# Posted 8:18 PM by Patrick Belton
LIGHTING WOES, TOO. A DIY Saturday here at OxBlog. Longtime readers of this blog will know, when this writer sings ‘I vow to thee, my country’, he thinks of three. Benevolent ties of residence, education and parentage cause him to feel some senses of gratitude, community and obligation to the United Kingdom, the Irish Republic and the United States which he generally does not hold to be in conflict. There is, however, one matter on which he believes American culture is superior, and ought be spread throughout the world, by force if need be. This matter is that of the light bulb.
To take a page from Ronald Reagan, there are two sorts of light-bulb regimes: good and evil; and a great deal of commentators obscure this fact. Good light-bulb regimes allow ordinary citizens the cherished freedom to turn their wrists and move on with their lives, choosing their own ends in life after, with maximum liberty in means they select in approaching nearer them.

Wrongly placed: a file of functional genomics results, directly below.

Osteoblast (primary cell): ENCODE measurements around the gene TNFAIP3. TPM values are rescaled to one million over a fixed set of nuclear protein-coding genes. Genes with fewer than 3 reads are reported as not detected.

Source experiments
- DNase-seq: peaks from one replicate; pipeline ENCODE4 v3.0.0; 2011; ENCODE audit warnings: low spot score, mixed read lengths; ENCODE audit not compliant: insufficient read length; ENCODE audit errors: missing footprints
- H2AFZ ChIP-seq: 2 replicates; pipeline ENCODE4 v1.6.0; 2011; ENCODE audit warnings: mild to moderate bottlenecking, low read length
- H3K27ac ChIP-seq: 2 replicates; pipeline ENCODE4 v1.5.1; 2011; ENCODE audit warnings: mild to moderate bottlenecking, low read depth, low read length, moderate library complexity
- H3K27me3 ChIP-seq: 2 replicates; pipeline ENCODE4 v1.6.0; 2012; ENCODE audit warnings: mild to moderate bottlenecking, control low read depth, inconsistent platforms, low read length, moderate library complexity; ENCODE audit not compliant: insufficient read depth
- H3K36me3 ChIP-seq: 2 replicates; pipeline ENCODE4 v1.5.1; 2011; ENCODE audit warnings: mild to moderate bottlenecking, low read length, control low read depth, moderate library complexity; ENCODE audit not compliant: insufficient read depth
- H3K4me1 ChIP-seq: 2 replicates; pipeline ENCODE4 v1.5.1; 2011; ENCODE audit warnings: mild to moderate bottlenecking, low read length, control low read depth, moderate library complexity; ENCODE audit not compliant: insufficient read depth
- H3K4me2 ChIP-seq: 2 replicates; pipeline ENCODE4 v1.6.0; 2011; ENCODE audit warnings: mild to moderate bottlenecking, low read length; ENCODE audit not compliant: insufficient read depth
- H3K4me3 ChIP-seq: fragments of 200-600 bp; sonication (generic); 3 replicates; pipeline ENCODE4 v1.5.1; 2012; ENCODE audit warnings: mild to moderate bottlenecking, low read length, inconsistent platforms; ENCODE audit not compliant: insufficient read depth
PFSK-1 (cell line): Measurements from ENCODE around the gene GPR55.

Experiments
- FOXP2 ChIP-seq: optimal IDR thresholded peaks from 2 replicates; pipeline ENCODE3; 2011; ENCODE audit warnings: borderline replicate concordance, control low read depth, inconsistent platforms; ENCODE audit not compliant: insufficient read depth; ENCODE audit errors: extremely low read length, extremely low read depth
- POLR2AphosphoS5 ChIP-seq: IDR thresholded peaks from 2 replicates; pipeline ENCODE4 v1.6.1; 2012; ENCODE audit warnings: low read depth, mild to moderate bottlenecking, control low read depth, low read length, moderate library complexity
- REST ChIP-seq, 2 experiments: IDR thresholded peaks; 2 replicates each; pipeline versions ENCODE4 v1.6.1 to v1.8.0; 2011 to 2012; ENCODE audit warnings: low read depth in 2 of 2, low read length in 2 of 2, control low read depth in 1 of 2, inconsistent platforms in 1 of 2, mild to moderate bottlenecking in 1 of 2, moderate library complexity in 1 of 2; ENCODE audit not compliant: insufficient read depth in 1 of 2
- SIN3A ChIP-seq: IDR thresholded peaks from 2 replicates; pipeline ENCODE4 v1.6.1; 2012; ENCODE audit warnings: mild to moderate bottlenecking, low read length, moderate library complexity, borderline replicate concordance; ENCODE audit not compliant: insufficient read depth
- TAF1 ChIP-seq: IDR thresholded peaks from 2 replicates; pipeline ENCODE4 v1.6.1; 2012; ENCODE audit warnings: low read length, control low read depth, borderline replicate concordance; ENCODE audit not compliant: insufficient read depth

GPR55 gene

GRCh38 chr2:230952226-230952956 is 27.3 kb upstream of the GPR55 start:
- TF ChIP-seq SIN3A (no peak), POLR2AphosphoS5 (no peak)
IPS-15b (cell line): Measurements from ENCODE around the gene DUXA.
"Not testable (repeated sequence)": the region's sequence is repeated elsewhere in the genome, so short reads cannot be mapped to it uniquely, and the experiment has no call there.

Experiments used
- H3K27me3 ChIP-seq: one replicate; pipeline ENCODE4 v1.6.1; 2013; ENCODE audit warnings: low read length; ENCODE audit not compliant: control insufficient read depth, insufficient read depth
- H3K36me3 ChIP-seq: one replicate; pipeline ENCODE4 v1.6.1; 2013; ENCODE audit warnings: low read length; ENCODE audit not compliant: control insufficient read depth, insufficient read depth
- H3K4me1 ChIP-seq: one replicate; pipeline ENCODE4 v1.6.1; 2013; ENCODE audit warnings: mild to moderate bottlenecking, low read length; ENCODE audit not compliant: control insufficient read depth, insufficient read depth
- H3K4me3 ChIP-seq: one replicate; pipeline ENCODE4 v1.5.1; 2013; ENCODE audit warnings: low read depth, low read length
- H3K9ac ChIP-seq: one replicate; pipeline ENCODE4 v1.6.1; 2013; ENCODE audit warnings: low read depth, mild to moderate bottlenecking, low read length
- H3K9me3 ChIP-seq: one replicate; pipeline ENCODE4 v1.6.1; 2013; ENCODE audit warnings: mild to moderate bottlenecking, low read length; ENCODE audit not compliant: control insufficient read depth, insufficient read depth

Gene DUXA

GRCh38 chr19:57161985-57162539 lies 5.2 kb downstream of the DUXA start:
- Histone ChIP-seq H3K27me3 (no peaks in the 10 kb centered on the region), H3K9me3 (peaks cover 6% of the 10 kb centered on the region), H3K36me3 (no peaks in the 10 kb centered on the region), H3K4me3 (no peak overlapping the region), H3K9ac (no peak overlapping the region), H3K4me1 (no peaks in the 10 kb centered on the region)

An axis of evil
Evil light-bulb regimes use something dastardly called the bayonet mount, which in a number of countries is called the ‘B’ (for bastardry) base. This is a device, clever in its efficacy, iniquitous in its scope, for keeping the masses subject to hours of standing perched atop ladders, perilously reminded of their inefficacy before the State. It also keeps them off the street.
I am writing this, incidentally, in the dark. St John of the Cross, great defender that he was of the ‘E’ base system used in, among elsewhere, the United States, Japan and medieval Spain, referred to it as the dark night of the soul, in which the sensation of not-light bulb surmounts and becomes stronger than the sense of all those things that are.
Or perhaps it doesn’t really matter and I’m blowing this out of proportion. A thought, I suppose.
But it can be so fun to curse the dark.
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